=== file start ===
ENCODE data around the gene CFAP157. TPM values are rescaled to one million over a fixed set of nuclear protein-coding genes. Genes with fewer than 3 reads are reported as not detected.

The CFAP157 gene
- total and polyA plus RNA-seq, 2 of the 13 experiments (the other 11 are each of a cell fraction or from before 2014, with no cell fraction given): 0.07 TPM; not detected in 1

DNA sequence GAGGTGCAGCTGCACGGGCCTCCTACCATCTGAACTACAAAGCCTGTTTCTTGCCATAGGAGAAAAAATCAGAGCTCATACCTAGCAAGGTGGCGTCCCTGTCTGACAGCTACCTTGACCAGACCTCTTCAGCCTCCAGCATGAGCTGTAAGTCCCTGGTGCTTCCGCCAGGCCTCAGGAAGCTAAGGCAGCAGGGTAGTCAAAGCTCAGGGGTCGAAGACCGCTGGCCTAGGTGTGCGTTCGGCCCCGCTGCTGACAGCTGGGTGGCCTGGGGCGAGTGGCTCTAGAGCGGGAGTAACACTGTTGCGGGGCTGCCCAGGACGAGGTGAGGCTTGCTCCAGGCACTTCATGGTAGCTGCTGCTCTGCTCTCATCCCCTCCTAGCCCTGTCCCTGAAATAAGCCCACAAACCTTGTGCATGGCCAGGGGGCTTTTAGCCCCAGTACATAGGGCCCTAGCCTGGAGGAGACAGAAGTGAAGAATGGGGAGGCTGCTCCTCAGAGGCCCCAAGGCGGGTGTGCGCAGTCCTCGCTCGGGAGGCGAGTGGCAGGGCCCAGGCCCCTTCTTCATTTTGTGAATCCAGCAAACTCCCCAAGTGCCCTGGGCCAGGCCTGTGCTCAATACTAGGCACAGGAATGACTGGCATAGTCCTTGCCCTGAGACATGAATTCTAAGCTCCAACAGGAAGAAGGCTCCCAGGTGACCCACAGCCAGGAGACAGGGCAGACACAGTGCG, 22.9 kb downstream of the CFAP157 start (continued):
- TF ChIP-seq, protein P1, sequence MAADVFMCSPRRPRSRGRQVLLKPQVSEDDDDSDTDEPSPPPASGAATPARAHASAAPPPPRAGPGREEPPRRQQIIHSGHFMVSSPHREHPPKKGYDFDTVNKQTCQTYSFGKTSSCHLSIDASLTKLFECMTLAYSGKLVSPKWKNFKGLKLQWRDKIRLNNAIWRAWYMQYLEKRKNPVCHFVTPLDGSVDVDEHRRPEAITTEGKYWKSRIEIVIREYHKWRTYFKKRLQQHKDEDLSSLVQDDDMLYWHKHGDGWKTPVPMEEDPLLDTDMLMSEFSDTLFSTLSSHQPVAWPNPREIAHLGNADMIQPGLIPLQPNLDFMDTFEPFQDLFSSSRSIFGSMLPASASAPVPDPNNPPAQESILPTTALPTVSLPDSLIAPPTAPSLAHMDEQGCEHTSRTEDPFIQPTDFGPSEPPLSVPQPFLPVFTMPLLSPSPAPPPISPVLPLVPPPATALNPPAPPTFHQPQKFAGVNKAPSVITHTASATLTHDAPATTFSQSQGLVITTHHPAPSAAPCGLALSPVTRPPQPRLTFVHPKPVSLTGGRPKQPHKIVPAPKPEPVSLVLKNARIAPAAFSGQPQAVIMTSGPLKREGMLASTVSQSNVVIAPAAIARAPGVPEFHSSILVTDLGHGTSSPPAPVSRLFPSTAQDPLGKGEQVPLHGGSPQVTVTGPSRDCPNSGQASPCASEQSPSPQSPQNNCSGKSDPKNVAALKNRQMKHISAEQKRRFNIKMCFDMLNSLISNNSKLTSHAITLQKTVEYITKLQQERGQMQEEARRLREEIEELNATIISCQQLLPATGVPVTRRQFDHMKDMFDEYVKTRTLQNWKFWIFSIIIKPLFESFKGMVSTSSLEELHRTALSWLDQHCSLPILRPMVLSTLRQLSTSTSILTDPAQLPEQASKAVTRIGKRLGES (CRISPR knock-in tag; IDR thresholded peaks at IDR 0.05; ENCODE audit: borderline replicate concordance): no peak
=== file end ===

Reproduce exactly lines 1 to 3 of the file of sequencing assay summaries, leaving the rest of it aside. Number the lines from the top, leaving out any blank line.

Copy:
ENCODE data around the gene CFAP157. TPM values are rescaled to one million over a fixed set of nuclear protein-coding genes. Genes with fewer than 3 reads are reported as not detected.

The CFAP157 gene
- total and polyA plus RNA-seq, 2 of the 13 experiments (the other 11 are each of a cell fraction or from before 2014, with no cell fraction given): 0.07 TPM; not detected in 1